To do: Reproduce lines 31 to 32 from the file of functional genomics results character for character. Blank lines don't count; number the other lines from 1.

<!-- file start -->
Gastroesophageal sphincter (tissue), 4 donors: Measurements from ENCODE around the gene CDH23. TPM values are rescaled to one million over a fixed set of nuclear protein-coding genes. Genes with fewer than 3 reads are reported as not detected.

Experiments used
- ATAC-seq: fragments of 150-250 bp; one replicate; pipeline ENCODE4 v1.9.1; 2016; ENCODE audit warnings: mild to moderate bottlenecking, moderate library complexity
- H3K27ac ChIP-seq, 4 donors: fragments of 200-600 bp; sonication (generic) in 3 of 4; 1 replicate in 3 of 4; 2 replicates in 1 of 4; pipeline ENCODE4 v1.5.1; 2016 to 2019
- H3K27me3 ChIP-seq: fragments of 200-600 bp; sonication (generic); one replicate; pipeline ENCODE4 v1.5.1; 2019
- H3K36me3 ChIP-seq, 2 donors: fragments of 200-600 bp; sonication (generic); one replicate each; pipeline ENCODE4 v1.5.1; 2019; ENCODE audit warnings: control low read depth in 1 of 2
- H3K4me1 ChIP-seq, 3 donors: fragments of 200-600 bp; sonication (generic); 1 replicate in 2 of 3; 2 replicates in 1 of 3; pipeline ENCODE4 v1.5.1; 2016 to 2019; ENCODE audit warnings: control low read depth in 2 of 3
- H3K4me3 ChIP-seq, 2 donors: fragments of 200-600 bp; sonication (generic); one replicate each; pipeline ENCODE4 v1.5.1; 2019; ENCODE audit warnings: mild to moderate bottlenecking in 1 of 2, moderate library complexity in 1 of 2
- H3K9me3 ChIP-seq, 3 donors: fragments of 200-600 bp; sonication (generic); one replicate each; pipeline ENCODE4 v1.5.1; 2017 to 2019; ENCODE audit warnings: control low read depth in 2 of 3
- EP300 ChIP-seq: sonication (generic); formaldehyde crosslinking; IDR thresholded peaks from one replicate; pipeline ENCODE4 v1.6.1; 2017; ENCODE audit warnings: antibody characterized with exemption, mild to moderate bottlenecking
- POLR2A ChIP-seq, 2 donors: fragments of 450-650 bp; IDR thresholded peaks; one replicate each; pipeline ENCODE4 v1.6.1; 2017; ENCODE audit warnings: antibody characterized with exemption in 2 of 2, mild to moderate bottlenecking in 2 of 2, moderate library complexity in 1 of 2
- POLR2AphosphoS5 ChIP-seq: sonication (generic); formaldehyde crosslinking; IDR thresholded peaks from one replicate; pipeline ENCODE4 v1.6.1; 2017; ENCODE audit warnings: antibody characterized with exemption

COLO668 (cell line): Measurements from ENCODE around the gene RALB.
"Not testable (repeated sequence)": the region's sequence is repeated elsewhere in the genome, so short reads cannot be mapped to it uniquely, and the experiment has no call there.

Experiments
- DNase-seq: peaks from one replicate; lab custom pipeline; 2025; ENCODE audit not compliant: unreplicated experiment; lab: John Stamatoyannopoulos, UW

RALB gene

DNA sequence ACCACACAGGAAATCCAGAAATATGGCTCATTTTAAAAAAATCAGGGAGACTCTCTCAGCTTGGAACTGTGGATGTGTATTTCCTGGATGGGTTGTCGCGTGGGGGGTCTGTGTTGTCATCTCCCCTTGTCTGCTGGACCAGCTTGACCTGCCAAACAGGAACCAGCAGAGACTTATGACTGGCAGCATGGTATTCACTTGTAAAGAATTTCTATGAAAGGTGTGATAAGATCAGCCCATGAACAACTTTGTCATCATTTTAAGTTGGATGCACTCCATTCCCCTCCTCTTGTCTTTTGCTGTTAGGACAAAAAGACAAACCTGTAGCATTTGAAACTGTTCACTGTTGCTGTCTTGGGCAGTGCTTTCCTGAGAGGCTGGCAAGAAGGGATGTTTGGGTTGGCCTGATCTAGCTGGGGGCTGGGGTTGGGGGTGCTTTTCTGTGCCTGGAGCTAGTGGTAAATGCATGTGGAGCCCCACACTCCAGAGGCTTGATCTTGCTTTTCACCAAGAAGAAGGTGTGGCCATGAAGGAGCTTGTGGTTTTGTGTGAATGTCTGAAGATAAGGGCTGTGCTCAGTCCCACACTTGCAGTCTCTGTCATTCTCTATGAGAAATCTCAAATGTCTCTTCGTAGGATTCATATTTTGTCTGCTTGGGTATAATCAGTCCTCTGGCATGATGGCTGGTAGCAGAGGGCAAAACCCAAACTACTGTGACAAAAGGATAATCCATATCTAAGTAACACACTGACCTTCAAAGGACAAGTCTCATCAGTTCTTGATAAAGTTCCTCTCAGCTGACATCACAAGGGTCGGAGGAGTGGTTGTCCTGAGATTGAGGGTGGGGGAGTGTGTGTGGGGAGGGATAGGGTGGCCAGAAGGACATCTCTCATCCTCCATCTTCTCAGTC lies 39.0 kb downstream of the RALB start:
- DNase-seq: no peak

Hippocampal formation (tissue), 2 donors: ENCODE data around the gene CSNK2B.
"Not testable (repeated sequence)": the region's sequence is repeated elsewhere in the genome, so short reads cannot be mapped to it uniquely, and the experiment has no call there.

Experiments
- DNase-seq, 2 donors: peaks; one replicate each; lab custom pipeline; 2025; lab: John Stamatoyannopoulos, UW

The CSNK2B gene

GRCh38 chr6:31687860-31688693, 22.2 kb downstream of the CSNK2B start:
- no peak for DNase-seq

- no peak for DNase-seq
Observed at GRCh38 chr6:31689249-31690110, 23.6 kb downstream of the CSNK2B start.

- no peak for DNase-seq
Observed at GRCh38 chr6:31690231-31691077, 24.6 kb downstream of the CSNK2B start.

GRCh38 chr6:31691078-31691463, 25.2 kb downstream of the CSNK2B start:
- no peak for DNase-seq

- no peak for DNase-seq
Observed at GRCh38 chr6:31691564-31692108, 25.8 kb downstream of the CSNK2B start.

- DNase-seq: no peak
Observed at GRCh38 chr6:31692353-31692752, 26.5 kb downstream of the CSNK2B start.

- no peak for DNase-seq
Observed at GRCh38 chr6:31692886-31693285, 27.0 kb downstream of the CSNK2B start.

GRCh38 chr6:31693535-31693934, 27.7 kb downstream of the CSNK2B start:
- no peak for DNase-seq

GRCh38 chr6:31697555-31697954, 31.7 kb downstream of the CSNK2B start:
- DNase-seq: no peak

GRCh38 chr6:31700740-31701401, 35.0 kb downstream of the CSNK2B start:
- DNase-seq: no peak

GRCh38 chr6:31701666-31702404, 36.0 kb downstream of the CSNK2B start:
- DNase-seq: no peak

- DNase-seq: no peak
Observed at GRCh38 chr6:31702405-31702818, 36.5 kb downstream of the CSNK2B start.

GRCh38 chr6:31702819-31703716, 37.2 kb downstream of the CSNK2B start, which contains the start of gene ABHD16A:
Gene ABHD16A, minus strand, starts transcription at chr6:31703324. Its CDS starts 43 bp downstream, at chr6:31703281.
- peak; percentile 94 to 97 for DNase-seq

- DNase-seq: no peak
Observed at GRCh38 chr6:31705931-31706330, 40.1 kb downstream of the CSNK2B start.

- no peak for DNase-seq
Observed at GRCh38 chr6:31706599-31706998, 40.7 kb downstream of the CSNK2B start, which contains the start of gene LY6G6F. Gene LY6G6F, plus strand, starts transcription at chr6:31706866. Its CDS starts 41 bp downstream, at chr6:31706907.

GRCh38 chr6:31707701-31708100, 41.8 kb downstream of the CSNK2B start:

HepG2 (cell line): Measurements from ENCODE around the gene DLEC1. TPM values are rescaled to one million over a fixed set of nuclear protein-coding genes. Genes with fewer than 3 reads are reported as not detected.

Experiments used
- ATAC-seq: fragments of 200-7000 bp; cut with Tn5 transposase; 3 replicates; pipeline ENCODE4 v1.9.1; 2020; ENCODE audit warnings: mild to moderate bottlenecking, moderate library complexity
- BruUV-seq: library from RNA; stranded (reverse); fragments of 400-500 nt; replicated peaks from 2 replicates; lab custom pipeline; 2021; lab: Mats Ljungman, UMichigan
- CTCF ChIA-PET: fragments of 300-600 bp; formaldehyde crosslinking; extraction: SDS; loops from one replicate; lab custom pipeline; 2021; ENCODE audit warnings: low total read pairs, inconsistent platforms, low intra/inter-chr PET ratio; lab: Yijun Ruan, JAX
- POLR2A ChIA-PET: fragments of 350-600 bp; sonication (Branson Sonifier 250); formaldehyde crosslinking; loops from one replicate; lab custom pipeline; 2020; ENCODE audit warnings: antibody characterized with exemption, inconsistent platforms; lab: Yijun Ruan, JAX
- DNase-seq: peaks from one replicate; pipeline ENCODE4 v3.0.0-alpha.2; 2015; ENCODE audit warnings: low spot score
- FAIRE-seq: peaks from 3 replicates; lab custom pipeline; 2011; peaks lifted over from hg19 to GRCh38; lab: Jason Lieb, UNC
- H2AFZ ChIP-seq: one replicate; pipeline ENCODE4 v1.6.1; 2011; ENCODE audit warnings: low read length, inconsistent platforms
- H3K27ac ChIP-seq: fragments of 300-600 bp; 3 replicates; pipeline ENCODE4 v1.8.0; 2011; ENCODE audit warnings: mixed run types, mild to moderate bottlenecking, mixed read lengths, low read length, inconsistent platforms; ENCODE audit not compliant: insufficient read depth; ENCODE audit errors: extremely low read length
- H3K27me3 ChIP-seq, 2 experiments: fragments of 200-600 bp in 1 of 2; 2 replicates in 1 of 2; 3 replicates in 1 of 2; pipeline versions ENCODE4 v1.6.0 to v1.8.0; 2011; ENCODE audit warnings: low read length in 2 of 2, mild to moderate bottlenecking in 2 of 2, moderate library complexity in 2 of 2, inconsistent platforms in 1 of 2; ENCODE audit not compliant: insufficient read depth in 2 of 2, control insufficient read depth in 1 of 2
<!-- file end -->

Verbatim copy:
GRCh38 chr6:31691078-31691463, 25.2 kb downstream of the CSNK2B start:
- no peak for DNase-seq